Boys play near rubble of damaged buildings in the rebel held besieged town of Douma, eastern Damascus suburb of Ghouta, Syria March 19, 2016. REUTERS/Bassam Khabieh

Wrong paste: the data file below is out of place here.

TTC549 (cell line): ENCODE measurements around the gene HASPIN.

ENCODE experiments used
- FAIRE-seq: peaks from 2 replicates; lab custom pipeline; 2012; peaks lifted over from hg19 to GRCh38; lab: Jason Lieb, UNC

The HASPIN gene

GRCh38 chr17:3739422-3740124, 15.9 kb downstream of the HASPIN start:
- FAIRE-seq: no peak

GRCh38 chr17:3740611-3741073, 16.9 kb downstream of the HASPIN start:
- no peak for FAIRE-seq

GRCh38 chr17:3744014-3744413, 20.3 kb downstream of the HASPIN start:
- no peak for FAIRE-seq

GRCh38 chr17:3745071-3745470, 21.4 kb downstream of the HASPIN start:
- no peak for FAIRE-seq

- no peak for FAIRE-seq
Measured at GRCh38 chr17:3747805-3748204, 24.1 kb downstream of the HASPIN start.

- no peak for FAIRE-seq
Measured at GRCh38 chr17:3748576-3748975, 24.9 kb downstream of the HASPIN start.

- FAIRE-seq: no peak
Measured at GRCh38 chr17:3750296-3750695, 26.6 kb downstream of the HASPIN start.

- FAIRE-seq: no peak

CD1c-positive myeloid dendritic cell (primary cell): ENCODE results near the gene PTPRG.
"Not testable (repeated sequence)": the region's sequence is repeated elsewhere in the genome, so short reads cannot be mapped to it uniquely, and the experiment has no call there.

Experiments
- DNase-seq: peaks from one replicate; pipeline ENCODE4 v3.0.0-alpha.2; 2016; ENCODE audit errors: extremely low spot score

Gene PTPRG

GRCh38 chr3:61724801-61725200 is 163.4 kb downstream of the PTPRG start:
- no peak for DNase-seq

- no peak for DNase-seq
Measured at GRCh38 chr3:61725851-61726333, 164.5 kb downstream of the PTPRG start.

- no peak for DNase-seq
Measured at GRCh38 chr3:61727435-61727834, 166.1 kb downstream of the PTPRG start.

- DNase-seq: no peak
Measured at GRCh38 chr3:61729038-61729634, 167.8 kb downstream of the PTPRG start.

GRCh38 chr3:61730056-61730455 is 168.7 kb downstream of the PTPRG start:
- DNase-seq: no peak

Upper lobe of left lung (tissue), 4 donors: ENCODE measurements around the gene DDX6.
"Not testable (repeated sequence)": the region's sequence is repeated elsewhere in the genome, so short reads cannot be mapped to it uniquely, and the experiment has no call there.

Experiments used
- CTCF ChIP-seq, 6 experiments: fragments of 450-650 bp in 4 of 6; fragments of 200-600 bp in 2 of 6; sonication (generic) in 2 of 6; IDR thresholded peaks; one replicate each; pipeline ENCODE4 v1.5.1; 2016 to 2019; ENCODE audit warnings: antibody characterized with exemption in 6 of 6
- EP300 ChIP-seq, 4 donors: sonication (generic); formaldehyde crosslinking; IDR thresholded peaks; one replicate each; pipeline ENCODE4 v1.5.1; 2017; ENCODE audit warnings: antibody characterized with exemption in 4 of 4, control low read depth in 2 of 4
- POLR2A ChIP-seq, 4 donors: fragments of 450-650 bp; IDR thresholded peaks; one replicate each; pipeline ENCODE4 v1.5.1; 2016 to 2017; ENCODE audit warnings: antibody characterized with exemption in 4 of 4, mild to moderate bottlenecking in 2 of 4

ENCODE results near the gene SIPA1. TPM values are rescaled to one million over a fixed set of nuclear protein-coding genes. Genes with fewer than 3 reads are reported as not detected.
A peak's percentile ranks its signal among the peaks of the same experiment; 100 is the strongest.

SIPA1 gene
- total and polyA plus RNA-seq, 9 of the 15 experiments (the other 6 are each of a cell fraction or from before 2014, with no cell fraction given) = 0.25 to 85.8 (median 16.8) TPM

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GENEVA: Syrian government negotiators at Geneva peace talks are coming under unaccustomed pressure to discuss something far outside their comfort zone: the fate of President Bashar Assad.U.N. mediator Staffan de Mistura describes Syria's political transition as "the mother of all issues" and, emboldened by the Russian and U.S. muscle that brought the participants to the negotiating table, he refuses to drop the subject.The Syrian president looked more secure than ever at the start of the latest round of talks, riding high after a Russian-backed military campaign.But Russia's surprise withdrawal of most of its forces during the week signaled that Moscow expected its Syrian allies to take the Geneva talks seriously. Unlike previous rounds, the talks have run for a week without any hint of collapse, forcing the government delegation led by Syria's U.N. Ambassador Bashar al-Jaafari to acknowledge de Mistura's demands.A diplomat involved in the peace process said Assad was not used to having to compromise, and that made Jaafari's negotiating position rigid.
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